While the geological potential of the Ivory Coast has indisputably always been there, other factors had to fall into place for investors to look at this country with confidence. Historically, the main issue with Ivory Coast has been the political situation, but this changed dramatically in the last eight years. If I were to pick, I would say Ivory Coast is indeed the most attractive destination for exploration, with plenty of existing opportunities for foreign companies to venture with Ivorian companies. I am confident the exploration sector will go from strength to strength and more acquisitions will take place.
In the last gold cycle, it was fairly easy for explorers to raise significant capital, and many took licenses in Liberia, Sierra Leone, and Mauritania, especially after striking success in Burkina Faso. When they came to these countries, they realized operating costs were much higher. Eventually, when gold prices fell, they left altogether. I am hopeful we will see a pick-up again, but I believe the approach will be more cautious this time, because there is a better understanding of the challenges involved. We also like the geological potential for gold discoveries in the Siguiri Basin of north eastern Guinea. SEMS has worked for several clients in Guinea and we expect to see increased gold exploration activity in this region.
Equatorial Guinea is offering opportunities for mineral concessions and it has invested considerably in infrastructure, while Nigeria is very keenly looking to revamp its mining sector and to move its economy away from oil dependence.
Could you give us some examples of the technologies underscoring the work done by SEMS exploration?
SEMS Exploration wants to be at the forefront of promoting new technologies. One way we do this is through our partnership with Imdex. The exploration industry in West Africa can be conservative in terms of adopting new technologies, but we see some of these innovations as real game-changers for the sector. For instance, we make use of an in-field geo-analysis lab, which includes a portable XRF unit, a mobile crusher, a pulverizing mill, and a hydraulic press, all very compact tools enabling us to complete repeatable, multi-element XRF analysis in-country and to reliable standards, saving us both time and money.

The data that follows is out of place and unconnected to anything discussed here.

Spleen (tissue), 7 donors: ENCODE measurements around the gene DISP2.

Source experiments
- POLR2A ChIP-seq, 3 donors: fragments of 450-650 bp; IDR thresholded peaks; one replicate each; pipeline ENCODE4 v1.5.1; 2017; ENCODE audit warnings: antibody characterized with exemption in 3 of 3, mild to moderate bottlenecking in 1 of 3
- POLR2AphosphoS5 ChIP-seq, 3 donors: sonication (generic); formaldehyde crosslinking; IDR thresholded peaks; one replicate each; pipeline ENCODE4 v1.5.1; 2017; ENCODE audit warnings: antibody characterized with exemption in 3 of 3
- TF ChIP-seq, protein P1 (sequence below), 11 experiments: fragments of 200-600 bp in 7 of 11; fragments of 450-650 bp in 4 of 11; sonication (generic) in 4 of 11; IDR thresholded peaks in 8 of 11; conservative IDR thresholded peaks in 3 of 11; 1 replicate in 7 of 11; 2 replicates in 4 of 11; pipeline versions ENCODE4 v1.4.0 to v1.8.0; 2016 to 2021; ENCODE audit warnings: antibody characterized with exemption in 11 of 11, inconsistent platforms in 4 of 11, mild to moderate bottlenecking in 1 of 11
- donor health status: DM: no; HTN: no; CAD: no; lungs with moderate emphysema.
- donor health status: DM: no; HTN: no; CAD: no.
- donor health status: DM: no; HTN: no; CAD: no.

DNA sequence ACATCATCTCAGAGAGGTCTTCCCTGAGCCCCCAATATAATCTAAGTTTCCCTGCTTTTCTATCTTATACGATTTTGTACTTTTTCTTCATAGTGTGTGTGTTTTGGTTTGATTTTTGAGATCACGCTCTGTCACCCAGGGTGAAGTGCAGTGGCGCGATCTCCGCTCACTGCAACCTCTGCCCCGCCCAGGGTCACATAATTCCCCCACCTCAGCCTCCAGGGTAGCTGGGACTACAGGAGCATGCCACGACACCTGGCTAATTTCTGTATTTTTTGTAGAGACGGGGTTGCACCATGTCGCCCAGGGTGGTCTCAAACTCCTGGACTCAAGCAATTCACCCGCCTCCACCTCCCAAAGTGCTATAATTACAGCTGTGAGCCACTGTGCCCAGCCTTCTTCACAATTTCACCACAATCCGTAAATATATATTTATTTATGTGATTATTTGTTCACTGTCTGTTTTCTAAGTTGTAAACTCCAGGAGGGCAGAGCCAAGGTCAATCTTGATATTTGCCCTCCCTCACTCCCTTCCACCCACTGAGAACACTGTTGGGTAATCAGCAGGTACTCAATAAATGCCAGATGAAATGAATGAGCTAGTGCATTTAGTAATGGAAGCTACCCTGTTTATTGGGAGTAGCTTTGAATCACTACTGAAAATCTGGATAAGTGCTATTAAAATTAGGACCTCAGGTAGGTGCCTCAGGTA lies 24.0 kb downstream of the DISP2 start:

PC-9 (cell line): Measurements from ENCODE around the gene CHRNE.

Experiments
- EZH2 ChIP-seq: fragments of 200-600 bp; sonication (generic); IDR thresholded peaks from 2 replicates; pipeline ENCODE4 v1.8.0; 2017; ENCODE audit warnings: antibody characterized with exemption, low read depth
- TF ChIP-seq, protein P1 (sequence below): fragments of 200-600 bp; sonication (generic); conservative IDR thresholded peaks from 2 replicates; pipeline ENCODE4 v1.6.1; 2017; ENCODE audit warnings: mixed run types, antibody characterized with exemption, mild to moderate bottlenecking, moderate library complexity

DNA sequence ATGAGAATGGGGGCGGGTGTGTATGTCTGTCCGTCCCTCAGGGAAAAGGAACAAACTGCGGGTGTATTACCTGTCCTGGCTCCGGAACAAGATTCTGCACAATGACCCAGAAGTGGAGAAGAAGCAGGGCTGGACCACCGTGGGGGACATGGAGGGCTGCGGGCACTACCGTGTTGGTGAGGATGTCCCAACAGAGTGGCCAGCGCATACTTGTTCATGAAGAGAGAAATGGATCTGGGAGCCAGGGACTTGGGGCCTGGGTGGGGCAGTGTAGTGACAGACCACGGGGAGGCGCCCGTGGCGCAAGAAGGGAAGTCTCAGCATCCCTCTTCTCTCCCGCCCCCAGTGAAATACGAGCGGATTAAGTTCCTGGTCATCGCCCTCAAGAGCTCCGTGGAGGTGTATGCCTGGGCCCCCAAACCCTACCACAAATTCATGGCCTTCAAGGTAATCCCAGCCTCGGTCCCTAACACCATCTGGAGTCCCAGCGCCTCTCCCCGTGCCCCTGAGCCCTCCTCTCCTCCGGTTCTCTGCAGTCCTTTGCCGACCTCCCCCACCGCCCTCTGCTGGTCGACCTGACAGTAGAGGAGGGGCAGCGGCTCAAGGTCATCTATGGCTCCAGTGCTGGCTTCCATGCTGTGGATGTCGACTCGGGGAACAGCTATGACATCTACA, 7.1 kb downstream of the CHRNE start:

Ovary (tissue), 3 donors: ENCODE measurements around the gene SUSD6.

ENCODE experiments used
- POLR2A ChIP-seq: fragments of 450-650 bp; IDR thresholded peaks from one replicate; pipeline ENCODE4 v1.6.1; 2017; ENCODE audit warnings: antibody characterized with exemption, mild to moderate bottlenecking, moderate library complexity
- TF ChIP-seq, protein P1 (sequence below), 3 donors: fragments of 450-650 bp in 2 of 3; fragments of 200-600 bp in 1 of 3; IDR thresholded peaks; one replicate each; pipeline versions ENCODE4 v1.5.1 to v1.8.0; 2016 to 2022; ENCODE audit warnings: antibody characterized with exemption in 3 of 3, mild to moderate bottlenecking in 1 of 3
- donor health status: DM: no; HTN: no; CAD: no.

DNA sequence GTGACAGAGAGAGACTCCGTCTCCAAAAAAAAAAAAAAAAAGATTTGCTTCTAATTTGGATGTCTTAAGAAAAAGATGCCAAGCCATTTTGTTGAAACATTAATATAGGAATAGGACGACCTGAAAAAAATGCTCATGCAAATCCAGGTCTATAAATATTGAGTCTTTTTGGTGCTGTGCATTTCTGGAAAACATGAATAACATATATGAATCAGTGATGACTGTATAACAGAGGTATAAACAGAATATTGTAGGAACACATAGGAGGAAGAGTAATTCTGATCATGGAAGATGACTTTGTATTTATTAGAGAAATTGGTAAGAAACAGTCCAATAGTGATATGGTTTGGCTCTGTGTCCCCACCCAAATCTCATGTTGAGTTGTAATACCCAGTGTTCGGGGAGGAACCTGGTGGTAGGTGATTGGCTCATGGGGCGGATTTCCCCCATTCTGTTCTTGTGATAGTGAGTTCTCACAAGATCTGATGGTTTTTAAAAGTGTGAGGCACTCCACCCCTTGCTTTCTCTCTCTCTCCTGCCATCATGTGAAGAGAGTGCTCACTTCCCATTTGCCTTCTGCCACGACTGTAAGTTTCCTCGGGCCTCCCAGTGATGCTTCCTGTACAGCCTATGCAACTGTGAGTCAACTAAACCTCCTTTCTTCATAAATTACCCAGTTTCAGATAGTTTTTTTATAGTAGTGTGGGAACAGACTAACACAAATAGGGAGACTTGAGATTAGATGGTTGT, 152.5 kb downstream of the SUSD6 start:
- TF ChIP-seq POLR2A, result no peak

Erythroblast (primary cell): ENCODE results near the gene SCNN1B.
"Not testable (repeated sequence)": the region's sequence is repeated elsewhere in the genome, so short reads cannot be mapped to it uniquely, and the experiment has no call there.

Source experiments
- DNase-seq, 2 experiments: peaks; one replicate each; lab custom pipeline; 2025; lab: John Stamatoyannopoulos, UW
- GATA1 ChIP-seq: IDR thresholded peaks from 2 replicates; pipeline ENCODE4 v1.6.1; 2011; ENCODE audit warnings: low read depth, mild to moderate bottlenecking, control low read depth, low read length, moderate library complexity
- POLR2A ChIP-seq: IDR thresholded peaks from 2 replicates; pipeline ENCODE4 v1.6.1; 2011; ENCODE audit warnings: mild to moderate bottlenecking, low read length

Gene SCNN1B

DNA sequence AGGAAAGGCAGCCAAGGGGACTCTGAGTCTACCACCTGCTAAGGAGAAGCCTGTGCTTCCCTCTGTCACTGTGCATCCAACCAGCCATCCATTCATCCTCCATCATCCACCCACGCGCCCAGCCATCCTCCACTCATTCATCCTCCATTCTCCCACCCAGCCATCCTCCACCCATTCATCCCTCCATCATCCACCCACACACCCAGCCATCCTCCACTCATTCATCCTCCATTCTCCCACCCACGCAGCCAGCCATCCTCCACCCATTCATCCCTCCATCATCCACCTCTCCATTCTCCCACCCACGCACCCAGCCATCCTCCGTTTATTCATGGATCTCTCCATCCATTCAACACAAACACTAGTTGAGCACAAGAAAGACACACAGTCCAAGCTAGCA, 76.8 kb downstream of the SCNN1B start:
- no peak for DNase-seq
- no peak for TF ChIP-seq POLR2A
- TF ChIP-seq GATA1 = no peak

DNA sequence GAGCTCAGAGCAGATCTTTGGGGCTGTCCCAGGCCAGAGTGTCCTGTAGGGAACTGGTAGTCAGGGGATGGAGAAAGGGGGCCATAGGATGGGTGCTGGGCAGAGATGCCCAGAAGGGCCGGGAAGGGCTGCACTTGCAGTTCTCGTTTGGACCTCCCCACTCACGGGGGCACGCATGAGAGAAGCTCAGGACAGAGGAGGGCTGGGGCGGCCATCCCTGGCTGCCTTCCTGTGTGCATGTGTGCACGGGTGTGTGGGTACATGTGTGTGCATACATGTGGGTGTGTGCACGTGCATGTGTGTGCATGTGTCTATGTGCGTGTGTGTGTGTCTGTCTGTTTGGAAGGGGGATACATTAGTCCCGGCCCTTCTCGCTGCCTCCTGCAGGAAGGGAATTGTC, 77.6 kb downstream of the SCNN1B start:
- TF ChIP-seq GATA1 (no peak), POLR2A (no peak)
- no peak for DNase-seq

Our other main technology drive is the use of drones. We have several heli-drones and one large fixed wing drone for aerial topographic and orthophoto surveys. This is a very cost-effective way of generating accurate remote data for an exploration or mining operation.
Do you have a final message for our audience?
SEMS combines local presence with global expertise. We can help both returning and new clients to reduce risks so that they can spend their money in the ground and not worry about other infrastructure concerns. We see ourselves as a pathway between investors and license holders: we speak to both camps, trying to bring them together. SEMS continues to support countries that may not be seen as traditional mining destinations, such as Nigeria and Equatorial Guinea. I am fairly confident gold prices will remain strong at least in the next few years and that we will see a return of junior companies taking greater risks in these less explored countries.